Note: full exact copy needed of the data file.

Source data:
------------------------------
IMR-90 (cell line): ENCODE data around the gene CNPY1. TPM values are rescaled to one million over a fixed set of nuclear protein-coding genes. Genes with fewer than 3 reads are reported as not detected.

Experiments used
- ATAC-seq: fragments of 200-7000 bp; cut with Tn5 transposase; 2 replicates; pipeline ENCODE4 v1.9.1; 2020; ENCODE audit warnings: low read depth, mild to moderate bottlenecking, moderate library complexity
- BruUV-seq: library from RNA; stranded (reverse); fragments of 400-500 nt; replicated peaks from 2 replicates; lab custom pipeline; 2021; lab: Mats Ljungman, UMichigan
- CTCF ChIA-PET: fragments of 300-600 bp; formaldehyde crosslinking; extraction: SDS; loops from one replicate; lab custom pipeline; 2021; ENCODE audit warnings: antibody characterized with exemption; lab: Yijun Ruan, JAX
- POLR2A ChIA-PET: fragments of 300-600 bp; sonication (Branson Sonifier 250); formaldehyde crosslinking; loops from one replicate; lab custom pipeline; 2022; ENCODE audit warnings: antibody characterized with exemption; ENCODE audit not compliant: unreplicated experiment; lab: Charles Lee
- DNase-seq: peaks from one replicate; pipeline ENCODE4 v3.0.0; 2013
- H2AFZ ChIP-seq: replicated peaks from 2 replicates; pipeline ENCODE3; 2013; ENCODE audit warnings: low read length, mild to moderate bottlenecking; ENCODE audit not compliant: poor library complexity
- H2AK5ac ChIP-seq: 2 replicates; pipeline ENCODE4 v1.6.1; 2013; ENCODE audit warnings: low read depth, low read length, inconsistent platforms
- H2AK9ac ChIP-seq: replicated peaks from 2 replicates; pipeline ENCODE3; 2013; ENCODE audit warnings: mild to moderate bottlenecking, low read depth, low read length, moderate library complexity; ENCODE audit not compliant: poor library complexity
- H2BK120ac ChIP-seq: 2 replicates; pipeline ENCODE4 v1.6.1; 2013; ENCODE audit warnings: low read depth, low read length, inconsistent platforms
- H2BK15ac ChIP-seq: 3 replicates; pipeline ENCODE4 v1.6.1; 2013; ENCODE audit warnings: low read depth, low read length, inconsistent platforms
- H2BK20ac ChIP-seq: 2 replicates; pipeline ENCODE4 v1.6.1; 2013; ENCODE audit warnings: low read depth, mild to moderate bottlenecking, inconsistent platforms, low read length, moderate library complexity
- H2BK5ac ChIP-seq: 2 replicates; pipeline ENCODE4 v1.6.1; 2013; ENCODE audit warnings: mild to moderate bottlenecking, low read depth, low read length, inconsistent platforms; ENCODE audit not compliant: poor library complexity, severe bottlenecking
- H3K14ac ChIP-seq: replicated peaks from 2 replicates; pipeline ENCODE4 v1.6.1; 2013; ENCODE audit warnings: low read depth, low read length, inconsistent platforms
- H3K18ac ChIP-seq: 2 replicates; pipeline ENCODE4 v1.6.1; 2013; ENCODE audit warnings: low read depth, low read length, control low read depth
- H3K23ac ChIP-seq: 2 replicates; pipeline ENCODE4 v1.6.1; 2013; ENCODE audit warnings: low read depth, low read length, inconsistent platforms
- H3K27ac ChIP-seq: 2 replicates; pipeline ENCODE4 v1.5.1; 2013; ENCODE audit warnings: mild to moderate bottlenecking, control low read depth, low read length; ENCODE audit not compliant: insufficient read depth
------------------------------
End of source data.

IMR-90 (cell line): ENCODE data around the gene CNPY1. TPM values are rescaled to one million over a fixed set of nuclear protein-coding genes. Genes with fewer than 3 reads are reported as not detected.

Experiments used
- ATAC-seq: fragments of 200-7000 bp; cut with Tn5 transposase; 2 replicates; pipeline ENCODE4 v1.9.1; 2020; ENCODE audit warnings: low read depth, mild to moderate bottlenecking, moderate library complexity
- BruUV-seq: library from RNA; stranded (reverse); fragments of 400-500 nt; replicated peaks from 2 replicates; lab custom pipeline; 2021; lab: Mats Ljungman, UMichigan
- CTCF ChIA-PET: fragments of 300-600 bp; formaldehyde crosslinking; extraction: SDS; loops from one replicate; lab custom pipeline; 2021; ENCODE audit warnings: antibody characterized with exemption; lab: Yijun Ruan, JAX
- POLR2A ChIA-PET: fragments of 300-600 bp; sonication (Branson Sonifier 250); formaldehyde crosslinking; loops from one replicate; lab custom pipeline; 2022; ENCODE audit warnings: antibody characterized with exemption; ENCODE audit not compliant: unreplicated experiment; lab: Charles Lee
- DNase-seq: peaks from one replicate; pipeline ENCODE4 v3.0.0; 2013
- H2AFZ ChIP-seq: replicated peaks from 2 replicates; pipeline ENCODE3; 2013; ENCODE audit warnings: low read length, mild to moderate bottlenecking; ENCODE audit not compliant: poor library complexity
- H2AK5ac ChIP-seq: 2 replicates; pipeline ENCODE4 v1.6.1; 2013; ENCODE audit warnings: low read depth, low read length, inconsistent platforms
- H2AK9ac ChIP-seq: replicated peaks from 2 replicates; pipeline ENCODE3; 2013; ENCODE audit warnings: mild to moderate bottlenecking, low read depth, low read length, moderate library complexity; ENCODE audit not compliant: poor library complexity
- H2BK120ac ChIP-seq: 2 replicates; pipeline ENCODE4 v1.6.1; 2013; ENCODE audit warnings: low read depth, low read length, inconsistent platforms
- H2BK15ac ChIP-seq: 3 replicates; pipeline ENCODE4 v1.6.1; 2013; ENCODE audit warnings: low read depth, low read length, inconsistent platforms
- H2BK20ac ChIP-seq: 2 replicates; pipeline ENCODE4 v1.6.1; 2013; ENCODE audit warnings: low read depth, mild to moderate bottlenecking, inconsistent platforms, low read length, moderate library complexity
- H2BK5ac ChIP-seq: 2 replicates; pipeline ENCODE4 v1.6.1; 2013; ENCODE audit warnings: mild to moderate bottlenecking, low read depth, low read length, inconsistent platforms; ENCODE audit not compliant: poor library complexity, severe bottlenecking
- H3K14ac ChIP-seq: replicated peaks from 2 replicates; pipeline ENCODE4 v1.6.1; 2013; ENCODE audit warnings: low read depth, low read length, inconsistent platforms
- H3K18ac ChIP-seq: 2 replicates; pipeline ENCODE4 v1.6.1; 2013; ENCODE audit warnings: low read depth, low read length, control low read depth
- H3K23ac ChIP-seq: 2 replicates; pipeline ENCODE4 v1.6.1; 2013; ENCODE audit warnings: low read depth, low read length, inconsistent platforms
- H3K27ac ChIP-seq: 2 replicates; pipeline ENCODE4 v1.5.1; 2013; ENCODE audit warnings: mild to moderate bottlenecking, control low read depth, low read length; ENCODE audit not compliant: insufficient read depth